Early radiographic examinations are usually unremarkable. This may masquerade as a cyst and in this our report a frontocele. However ultra-sound is a useful diagnostic tool at this stage.[14] Serial radiographs are of immense value as this usually demonstrates the progression of the ossification at about two to six weeks from onset to circumscribed calcification at six to eight weeks.[7] Computerized tomography scan demonstrates fascial edema and swelling in the earliest stage before ossification,[14] while magnetic resonance imaging reveals variable heterogeneously enhanced mass in the muscles depending on the age of the lesion.[15]

Early stages of the lesion are usually misdiagnosed as osteosarcoma necessitating unwarranted radical surgery. Late stage myositis ossificans consisting almost entirely of mature lamellar bone, may be misinterpreted as an osteoma or a fibro-osseous lesion.[6] Coincidentally, fibro-osseous lesion was the clinical diagnosis in this our report.

The treatment of myositis ossificans is surgical excision[13],[15] of the lesion. The surgical approach of a bicoronal incision was to offer us a wide surgical field coupled with the absence of any facial scar or keloid post-operatively which is common in Africans.

   References Top

1.Bullough PG. Vigorita VJ. Myositis ossificans circumscripta. In: Atlas of orthopaedic pathology with clinical and radiological correlations. Gower Medical Publishing, New York, 1984; 1417-1419.   Back to cited text no. 1      
2.Aoki T, Naito H, Ota Y, Shiiki K. Myositis ossificans traumatica of the masticatory muscles: review of the literature and report of a case.J Oral Maxillofac Surg. 2002;60:1083-1088.   Back to cited text no. 2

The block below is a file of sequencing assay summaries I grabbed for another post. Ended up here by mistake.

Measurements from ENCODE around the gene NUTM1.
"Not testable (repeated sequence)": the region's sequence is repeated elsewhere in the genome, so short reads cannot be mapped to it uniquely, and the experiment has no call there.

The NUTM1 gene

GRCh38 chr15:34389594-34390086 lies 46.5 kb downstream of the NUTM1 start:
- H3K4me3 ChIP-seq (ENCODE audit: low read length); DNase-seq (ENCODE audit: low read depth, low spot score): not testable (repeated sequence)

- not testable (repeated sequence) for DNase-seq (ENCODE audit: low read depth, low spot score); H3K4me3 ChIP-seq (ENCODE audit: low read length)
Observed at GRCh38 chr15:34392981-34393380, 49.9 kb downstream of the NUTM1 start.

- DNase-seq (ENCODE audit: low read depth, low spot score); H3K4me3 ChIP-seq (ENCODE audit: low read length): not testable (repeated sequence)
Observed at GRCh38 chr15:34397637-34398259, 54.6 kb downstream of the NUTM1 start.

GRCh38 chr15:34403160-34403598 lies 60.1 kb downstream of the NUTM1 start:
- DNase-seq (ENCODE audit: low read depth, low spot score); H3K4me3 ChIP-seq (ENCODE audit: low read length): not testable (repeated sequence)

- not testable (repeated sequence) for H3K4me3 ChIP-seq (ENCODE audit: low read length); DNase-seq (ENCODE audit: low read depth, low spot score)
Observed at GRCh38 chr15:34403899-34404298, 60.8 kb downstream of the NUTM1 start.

3.Yano H, Hamamoto H, Hirata R, Hirano A. Post-traumatic severe trismus caused by impartment of the masticatory muscle. J Craniofac Surg. 2005;16:277-280.   Back to cited text no. 3      
4.Ogilvie-Harris DJ, Fornasier VL. Psendomaligrant myositis ossificans: heterotrophic new bone formation without a history of trauma.J Bone Joint Surg Am. 1980;62:1274-1283.   Back to cited text no. 4      
5.Saka B, Strophal G, Gundlach KK. Traumatic myositis ossificans (ossifying pseudotumour) of temporal muscle.Int J Oral Maxillofac Surg. 2002;31:110-111.   Back to cited text no. 5      
6.Gindele A, Schwamben D, Tsironis K, Benz-Bohm G. Myositis ossificans traumatica in young children: report of 3 cases and review of the literature.Pediatr Radiol. 2000;30:451-459.   Back to cited text no. 6      
7.Nuovo MA, Norman A, Chamas J, Ackerman LV. Myositis ossificans with atypical clinical radiographic and pathologic findings a review of 213 cases.Skeletal Radiol. 1992;21:87-101.   Back to cited text no. 7      
8.Sharon WW, John RG. Osseous soft tissue tumours. In: Enzinger and Weiss's soft tissue tumours. Mosby, St. Louis, 2001;1389-1419.   Back to cited text no. 8      
9.Uematsu Y, Nishibayashi H, Fujita K, Matsumoto H, Itakuma T. Myositis ossificans of the temporal muscle as a primary scalp tumour.Neurol Med Chir (Tokyo). 2005;45:56-58.   Back to cited text no. 9      
10.Wussow GC. Myositis Ossificans of the buccinators muscle. Oral Surg Oral Med Oral Pathol. 1968; 26: 615-618.  Back to cited text no. 10      
11.Takashashi K, Sato K. Myositis ossificans traumatica of the medial pterygoid muscle. J Oral Maxillofac Surg. 1997;57:451-456.   Back to cited text no. 11      
12.Woolgar JA, Triantafyllou A. Myositis ossificans traumatica of sternomastoid muscles presenting as cervical lymph node metastasis.Int J Oral Maxillofac Surg. 1995;24:190.   Back to cited text no. 12      
13.Sarac S, Sennarough L, Hasal AS, Sopzeri B. Myositis ossificans in the neck.Eur Arch Otorhinolaryngol. 1999;256:199-201.   Back to cited text no. 13      
14.Okayama A. Futani HKF, Maruo S, Koezuka A, Kinoshita G. Usefulness of ultrasanography for early recurrent myositis ossificans.J Orthop Sci. 2003;8:239-242.   Back to cited text no. 14      
15.Kransdor FMJ, Meis JM, Jelinek JS. Myositis ossificans: MR appearance with radioloigic-pathologic correlation.AJR Am J Roentgenol. 1991;157:1243-1248.  Back to cited text no. 15      


  [Figure 1], [Figure 2], [Figure 3], [Figure 4], [Figure 5]